Right To Repair

Deere looks to increase revenues from software fees

Software subscriptions can undermine hardware ownership

Right to repair

John Deere dealership in Toowoomba, Australia.
Ms. Jane Campbell | Shutterstock.com
A lot of modern farm equipment relies on software

According to a recent Wall Street Journal article, US tractor manufacturer John Deere estimates that 10 percent of its revenue will come from fees for using software by the end of the decade. This is in the wake of Deere’s plans to release self-driving tractors that can plow fields autonomously and sprayers that can distinguish between weeds and crops.

This projected figure highlights how farmers are increasingly relying on manufacturers to be allowed to use the equipment that they already purchased and own. Illinois PIRG Education Fund released a report early last year explaining how newer software technologies can make it harder for farmers to fix their equipment without having to go to an authorized dealer. In a survey, 77% of farmers said they purchased older-model equipment to avoid software in newer equipment.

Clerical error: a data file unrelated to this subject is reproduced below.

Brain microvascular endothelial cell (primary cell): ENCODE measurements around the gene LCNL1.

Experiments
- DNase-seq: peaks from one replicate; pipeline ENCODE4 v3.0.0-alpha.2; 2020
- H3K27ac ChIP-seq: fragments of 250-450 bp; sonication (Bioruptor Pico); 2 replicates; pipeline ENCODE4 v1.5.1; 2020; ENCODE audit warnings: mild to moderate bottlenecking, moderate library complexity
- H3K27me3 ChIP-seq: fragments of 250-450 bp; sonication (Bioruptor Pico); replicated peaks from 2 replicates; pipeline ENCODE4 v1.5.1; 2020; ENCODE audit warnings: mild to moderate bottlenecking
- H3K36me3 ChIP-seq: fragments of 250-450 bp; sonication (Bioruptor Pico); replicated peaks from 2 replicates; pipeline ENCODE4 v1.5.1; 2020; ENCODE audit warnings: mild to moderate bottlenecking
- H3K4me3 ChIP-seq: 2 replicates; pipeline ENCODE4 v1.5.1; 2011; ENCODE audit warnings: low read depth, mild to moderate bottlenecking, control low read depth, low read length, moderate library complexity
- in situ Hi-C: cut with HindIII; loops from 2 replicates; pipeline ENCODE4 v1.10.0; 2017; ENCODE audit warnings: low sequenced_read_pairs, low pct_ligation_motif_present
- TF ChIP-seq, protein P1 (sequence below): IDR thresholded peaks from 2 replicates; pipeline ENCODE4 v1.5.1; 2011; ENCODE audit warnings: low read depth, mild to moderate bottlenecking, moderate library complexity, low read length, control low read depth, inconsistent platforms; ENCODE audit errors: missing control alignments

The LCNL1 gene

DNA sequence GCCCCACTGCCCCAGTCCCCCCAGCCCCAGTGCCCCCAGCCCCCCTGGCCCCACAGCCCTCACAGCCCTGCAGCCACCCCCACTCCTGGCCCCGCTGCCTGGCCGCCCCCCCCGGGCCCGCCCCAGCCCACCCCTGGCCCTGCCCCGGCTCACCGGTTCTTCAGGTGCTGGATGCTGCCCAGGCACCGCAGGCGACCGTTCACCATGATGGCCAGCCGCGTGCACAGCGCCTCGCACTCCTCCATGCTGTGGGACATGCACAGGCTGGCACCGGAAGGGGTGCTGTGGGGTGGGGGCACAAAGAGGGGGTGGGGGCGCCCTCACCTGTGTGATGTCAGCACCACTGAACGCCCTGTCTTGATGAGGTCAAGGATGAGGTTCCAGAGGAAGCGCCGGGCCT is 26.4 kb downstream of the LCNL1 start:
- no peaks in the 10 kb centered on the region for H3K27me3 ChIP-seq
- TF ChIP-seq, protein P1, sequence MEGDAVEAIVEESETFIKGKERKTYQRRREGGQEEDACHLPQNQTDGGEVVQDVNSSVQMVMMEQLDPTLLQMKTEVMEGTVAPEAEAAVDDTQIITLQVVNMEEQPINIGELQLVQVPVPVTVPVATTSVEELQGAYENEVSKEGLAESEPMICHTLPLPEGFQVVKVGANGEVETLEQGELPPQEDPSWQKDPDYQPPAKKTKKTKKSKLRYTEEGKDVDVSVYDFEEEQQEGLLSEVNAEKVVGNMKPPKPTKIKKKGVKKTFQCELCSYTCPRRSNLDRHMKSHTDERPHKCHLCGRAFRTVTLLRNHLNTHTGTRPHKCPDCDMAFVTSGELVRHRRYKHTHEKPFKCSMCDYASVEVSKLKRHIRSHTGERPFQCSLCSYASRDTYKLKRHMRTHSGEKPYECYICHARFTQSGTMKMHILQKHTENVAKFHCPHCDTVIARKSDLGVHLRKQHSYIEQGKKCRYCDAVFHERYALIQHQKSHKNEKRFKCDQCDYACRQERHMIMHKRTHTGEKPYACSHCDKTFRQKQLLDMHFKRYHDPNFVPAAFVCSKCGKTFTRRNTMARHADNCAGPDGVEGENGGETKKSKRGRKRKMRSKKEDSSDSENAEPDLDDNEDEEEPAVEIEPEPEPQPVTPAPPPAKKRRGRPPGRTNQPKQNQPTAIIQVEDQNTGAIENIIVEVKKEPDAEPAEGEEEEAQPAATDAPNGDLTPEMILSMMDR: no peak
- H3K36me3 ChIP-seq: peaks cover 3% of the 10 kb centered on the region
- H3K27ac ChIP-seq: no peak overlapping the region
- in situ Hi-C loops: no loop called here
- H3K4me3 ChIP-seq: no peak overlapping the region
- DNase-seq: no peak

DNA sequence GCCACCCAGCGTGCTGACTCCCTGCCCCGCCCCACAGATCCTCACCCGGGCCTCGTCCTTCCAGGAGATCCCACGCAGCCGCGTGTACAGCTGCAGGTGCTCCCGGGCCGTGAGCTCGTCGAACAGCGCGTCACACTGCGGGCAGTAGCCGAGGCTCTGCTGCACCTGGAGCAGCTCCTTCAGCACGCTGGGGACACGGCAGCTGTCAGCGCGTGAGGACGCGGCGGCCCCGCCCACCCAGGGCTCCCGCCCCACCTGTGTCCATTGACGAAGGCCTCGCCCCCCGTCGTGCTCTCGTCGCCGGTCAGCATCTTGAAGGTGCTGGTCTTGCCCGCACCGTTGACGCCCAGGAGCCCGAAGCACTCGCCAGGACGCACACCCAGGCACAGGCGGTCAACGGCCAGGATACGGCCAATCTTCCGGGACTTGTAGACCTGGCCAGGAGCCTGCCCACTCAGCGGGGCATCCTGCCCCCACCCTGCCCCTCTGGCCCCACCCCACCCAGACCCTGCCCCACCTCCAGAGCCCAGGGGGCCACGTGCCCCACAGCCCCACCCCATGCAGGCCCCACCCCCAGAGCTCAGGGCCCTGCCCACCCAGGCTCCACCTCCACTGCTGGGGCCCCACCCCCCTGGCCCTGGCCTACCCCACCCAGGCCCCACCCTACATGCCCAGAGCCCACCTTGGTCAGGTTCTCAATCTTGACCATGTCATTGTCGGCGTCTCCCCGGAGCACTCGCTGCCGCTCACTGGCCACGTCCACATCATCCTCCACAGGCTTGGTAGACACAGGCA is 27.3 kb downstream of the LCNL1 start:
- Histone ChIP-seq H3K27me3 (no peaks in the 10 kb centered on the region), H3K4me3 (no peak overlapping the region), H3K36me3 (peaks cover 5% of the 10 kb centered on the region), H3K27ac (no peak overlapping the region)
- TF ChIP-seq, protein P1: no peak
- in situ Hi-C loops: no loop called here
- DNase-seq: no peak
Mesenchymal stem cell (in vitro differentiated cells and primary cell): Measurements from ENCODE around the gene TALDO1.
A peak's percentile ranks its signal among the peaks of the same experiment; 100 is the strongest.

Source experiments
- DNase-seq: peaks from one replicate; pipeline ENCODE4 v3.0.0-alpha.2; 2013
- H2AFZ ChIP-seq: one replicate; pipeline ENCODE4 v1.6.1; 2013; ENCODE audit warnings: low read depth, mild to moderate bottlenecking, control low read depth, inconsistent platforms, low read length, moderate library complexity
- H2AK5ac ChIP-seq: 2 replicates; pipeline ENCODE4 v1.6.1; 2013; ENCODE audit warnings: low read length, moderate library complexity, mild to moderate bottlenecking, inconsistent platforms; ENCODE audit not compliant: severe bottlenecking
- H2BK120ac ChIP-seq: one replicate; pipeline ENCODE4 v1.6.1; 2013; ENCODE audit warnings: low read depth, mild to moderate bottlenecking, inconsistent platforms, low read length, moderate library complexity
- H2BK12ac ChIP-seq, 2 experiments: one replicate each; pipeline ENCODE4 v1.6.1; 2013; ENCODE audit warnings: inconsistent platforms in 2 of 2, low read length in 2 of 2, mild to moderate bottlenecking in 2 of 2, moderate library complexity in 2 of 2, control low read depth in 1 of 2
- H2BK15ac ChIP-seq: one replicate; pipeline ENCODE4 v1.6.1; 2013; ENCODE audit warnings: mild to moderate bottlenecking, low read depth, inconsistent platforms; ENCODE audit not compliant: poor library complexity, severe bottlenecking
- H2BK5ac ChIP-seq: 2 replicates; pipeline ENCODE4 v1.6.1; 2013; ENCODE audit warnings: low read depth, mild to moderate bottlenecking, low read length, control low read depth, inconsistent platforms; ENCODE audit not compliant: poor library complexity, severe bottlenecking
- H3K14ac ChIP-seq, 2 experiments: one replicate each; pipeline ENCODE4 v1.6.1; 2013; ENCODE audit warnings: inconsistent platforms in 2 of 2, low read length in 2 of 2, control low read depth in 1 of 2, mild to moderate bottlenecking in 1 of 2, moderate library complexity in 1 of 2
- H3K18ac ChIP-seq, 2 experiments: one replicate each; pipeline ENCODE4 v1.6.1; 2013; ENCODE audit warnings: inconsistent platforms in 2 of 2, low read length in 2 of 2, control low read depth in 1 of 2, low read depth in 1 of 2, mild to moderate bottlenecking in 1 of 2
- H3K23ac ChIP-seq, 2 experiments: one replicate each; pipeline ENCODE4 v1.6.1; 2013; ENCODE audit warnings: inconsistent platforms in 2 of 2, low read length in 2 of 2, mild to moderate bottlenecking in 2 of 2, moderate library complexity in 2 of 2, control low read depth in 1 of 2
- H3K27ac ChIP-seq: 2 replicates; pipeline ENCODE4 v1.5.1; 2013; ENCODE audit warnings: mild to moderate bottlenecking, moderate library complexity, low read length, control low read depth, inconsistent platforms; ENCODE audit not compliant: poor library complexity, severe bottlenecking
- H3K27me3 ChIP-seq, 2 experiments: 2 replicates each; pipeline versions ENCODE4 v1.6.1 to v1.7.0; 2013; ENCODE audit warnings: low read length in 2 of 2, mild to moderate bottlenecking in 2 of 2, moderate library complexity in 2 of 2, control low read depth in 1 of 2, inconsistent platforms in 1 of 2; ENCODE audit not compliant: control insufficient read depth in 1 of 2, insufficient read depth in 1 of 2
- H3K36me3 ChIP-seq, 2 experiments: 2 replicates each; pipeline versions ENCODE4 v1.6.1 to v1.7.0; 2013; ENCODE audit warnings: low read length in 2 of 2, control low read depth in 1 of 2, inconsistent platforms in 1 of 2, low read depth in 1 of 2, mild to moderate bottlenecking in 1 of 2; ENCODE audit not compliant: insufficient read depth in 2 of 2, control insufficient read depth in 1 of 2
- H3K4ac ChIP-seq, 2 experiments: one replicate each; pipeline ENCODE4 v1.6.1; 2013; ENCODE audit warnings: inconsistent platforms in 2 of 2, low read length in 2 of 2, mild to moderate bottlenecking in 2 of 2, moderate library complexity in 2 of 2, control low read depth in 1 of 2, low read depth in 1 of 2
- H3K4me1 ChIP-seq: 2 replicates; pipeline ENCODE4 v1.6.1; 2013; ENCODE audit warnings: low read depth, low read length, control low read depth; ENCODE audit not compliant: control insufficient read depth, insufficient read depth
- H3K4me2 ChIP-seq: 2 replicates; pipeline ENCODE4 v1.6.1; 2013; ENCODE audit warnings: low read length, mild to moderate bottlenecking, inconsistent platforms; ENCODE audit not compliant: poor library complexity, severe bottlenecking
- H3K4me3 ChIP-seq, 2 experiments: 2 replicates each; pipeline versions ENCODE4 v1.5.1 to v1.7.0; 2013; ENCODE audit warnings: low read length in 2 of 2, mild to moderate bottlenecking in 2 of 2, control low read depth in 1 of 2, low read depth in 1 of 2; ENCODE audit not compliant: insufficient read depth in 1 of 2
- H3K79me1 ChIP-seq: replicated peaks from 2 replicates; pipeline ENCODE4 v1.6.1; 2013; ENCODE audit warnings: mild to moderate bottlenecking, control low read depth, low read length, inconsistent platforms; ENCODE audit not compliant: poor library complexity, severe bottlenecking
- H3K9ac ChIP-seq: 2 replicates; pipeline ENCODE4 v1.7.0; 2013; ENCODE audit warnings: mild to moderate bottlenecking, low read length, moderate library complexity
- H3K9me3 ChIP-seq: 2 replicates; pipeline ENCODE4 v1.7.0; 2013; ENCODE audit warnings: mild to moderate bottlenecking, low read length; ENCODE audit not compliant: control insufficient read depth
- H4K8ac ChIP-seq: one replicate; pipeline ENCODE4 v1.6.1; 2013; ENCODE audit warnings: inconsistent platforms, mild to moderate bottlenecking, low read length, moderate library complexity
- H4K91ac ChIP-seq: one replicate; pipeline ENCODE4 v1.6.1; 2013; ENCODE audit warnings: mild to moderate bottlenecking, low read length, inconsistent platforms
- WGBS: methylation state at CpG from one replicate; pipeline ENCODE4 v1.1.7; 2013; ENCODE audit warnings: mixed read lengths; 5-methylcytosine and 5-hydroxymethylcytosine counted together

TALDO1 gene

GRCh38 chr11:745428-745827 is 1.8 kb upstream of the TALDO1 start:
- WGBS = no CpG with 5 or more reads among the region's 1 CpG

Software isn’t the problem—subscription-based business models that undermine ownership are. The newer software should be solving problems, not creating them. Deere should figure out how to change its business model and center it around creating great products versus creating products that require Deere’s permission to use after purchase.

David J. Lee

Former Campaign for the Right to Repair, Associate, Illinois PIRG

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